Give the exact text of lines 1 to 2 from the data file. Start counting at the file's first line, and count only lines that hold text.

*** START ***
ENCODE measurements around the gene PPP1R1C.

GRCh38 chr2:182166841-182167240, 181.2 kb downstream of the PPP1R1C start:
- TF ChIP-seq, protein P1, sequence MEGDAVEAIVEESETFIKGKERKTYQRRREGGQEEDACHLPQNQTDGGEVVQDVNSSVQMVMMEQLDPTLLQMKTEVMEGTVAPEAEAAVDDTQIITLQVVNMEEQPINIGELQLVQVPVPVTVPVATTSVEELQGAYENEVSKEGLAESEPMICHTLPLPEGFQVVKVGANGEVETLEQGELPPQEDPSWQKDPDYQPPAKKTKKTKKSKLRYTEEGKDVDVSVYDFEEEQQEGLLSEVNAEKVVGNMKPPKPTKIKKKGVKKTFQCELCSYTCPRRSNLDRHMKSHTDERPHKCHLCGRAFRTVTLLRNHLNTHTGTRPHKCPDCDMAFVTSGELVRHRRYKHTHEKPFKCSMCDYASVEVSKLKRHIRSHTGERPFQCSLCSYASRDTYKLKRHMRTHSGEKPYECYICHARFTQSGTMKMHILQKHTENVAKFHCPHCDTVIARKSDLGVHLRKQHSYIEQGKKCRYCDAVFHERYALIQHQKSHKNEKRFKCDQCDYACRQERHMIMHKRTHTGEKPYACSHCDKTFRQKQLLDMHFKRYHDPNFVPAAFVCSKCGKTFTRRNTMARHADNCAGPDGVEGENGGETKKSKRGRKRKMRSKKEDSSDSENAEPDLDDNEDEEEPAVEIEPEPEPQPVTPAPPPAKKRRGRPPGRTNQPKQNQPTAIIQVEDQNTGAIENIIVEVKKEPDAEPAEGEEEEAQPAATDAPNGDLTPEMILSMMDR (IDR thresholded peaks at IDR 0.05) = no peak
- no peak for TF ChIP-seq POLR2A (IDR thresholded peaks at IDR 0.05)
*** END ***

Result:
ENCODE measurements around the gene PPP1R1C.

GRCh38 chr2:182166841-182167240, 181.2 kb downstream of the PPP1R1C start: